2. I’d elevate the clinical information about the behaviors we’re concerned with since we say that’s the most important thing. 

3. I’d elevate awareness that a post-exposure vaccination is available. 

Thank you everyone, especially SF [San Francisco], for leading this! 

Matthai 

‘Bathhouse or Party’ 

On June 23, California state health officials still weren’t publicly saying how monkeypox was spreading. In a health advisory headlined “Managing Monkeypox Virus Infection in California,” they wrote:  

The California Department of Public Health (CDPH) continues to work with local health departments (LHDs) and California health care providers on the ongoing monkeypox situation impacting the United States and other countries not usually endemic for monkeypox. As of June 23, 2022, there are over 3,500 suspected or confirmed cases of monkeypox reported from 44 non-endemic countries in the current outbreak (beginning in May 2022).  

In the United States, there have been 173 confirmed cases from 25 states, including 59 California residents. Reports from investigations in several countries and the U.S., including in California, suggest that person-to-person transmission through close contact is fueling spread and that clinical case presentations have not always been characteristic of classic monkeypox infections.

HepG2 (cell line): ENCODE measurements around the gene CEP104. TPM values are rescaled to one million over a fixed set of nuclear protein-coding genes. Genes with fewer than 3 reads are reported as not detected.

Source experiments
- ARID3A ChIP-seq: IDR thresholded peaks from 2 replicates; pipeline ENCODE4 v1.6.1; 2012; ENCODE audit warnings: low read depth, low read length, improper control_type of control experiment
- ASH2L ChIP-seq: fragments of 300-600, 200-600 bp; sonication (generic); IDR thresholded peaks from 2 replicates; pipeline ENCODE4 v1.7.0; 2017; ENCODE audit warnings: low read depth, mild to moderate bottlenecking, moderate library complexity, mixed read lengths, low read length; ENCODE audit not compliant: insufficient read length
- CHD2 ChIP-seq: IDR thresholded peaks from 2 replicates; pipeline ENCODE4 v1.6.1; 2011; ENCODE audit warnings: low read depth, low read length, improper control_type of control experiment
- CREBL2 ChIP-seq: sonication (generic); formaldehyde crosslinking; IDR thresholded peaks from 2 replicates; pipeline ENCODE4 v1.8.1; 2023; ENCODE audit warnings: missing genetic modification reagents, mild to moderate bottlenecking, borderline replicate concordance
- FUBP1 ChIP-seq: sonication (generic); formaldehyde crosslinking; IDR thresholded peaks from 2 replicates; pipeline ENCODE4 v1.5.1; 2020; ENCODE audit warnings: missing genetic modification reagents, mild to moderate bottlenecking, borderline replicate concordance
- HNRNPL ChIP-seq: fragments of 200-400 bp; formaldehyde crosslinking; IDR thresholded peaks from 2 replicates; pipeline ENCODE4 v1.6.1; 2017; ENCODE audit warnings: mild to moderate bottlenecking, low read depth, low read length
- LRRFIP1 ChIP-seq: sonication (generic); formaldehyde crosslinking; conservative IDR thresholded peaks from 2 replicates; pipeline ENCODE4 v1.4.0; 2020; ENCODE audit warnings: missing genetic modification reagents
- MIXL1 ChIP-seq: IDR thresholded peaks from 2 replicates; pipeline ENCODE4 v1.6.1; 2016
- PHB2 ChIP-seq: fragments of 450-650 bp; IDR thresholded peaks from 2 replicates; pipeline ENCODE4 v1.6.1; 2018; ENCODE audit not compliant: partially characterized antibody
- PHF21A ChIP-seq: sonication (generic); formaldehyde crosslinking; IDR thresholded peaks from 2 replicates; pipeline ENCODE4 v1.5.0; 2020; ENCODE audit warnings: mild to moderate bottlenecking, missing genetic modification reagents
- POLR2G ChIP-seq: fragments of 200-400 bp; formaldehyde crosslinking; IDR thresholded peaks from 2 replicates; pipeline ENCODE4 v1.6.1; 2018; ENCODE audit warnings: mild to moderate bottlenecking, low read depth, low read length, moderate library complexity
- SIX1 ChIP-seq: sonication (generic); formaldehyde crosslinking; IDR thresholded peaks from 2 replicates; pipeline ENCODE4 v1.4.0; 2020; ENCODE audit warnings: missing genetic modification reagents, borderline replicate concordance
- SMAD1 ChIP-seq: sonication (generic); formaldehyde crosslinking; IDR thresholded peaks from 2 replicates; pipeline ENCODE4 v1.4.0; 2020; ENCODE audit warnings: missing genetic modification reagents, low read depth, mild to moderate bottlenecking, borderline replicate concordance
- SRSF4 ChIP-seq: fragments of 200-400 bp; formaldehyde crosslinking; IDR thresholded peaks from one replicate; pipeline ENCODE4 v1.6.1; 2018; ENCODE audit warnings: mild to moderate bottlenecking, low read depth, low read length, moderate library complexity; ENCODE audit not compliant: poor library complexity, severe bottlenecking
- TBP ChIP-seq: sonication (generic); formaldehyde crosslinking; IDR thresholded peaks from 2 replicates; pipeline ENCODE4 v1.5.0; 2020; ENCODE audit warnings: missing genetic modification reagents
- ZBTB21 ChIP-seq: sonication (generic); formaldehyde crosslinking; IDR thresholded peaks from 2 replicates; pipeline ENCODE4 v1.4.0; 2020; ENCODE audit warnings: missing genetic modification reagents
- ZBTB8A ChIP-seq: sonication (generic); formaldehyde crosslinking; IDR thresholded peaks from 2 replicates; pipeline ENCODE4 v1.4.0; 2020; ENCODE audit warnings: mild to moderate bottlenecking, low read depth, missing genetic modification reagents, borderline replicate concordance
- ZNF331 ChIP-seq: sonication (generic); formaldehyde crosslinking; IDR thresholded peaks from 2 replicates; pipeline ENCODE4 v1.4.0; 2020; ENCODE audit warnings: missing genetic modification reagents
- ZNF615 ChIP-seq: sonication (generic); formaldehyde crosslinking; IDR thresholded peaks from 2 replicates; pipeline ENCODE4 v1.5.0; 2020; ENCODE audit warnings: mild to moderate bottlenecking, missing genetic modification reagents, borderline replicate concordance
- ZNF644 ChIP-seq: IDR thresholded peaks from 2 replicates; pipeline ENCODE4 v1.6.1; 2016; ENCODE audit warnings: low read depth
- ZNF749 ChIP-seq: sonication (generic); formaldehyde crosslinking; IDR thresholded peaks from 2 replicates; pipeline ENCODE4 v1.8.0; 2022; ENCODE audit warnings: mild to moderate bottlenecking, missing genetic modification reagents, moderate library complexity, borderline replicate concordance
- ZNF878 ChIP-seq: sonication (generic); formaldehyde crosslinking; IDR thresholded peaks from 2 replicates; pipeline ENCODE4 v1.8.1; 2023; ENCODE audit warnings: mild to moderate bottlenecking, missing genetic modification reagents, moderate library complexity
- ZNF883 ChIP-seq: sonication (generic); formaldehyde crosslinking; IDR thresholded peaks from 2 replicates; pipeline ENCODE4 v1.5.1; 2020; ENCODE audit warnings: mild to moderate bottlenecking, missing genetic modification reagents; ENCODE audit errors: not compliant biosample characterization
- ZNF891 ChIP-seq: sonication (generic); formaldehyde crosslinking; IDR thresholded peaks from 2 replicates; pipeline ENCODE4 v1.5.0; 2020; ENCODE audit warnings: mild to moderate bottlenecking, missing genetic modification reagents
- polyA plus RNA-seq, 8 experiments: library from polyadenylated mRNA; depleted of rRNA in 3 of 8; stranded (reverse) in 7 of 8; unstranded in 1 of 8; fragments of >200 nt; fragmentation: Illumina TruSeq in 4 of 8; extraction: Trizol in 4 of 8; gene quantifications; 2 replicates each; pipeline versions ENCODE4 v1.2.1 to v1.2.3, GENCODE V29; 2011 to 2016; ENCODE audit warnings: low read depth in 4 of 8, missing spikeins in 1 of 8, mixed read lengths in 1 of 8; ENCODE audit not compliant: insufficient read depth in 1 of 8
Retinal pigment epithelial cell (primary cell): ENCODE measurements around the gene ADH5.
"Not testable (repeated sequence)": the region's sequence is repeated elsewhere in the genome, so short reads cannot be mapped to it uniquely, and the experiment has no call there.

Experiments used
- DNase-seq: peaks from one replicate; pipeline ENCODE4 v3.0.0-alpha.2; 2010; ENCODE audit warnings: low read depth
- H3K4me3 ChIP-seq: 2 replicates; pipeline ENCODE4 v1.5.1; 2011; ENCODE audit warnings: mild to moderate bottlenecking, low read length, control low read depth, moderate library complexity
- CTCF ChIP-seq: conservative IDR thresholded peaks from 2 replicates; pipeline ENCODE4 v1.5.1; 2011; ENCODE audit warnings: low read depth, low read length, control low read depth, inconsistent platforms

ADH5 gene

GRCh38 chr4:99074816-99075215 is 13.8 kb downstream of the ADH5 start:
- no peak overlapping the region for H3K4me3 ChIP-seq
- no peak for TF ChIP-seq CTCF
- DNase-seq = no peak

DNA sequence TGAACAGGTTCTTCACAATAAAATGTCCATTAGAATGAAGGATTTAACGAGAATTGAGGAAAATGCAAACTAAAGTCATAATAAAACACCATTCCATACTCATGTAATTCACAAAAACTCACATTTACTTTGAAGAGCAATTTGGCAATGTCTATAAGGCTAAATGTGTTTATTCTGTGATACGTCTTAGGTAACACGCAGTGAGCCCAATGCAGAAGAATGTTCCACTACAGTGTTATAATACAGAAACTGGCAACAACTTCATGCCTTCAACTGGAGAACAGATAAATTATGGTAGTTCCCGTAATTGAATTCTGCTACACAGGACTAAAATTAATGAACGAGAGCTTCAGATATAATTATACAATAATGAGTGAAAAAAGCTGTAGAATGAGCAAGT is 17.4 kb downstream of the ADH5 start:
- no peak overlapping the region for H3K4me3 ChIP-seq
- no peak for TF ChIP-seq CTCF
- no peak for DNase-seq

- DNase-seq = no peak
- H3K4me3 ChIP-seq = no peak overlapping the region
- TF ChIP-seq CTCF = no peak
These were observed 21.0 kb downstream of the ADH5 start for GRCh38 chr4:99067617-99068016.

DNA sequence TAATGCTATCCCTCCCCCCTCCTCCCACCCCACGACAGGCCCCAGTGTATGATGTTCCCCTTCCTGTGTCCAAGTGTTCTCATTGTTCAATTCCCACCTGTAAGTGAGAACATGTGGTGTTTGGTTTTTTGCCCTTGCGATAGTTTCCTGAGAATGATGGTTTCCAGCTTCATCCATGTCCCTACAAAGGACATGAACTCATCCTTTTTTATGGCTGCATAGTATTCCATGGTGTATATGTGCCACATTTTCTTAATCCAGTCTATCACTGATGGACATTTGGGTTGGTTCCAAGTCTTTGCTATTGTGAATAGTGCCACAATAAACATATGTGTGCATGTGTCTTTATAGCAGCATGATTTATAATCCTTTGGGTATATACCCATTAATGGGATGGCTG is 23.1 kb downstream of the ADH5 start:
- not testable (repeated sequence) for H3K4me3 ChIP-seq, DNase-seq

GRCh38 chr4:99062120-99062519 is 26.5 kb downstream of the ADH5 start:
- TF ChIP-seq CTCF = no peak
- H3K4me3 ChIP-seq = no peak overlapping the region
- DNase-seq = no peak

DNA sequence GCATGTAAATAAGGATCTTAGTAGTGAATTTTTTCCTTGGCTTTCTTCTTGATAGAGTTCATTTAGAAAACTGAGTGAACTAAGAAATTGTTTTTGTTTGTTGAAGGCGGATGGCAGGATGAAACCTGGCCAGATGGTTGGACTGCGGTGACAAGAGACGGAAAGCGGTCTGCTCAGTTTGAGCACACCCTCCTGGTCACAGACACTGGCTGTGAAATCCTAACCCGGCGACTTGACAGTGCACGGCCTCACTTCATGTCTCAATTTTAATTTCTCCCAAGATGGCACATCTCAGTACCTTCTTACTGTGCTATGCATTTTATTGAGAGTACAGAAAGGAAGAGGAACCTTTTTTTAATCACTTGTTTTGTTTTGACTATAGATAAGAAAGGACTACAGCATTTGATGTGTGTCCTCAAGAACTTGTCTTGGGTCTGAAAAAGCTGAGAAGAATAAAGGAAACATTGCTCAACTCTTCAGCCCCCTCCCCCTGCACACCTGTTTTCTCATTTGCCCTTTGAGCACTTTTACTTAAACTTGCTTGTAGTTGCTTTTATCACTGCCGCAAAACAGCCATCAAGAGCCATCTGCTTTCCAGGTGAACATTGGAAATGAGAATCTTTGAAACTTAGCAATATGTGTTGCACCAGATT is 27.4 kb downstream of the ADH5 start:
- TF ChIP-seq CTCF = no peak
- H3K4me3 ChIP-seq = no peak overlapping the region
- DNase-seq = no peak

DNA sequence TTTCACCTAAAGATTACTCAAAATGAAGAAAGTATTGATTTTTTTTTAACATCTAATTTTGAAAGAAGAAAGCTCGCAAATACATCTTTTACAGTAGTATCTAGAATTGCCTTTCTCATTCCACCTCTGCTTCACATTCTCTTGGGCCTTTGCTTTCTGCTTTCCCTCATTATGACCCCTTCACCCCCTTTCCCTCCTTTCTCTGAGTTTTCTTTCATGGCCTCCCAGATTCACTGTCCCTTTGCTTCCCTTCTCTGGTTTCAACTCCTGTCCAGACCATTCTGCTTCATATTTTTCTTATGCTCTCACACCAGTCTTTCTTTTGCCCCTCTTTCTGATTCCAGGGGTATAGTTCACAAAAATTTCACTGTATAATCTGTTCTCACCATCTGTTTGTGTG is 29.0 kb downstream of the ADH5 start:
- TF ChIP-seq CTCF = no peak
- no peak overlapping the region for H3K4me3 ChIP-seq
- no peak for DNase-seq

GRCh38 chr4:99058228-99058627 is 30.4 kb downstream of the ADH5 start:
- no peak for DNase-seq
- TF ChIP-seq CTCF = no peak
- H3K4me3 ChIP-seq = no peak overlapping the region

Only on June 24 did the California Department of Public Health explicitly say in another health care provider advisory that monkeypox may be spread through “close or intimate in-person contact with persons in a social network experiencing monkeypox infections; this includes MSM [men having sex with men] who meet partners through an online website, digital application (‘app’), or social event (e.g., a bar, bathhouse, or party).”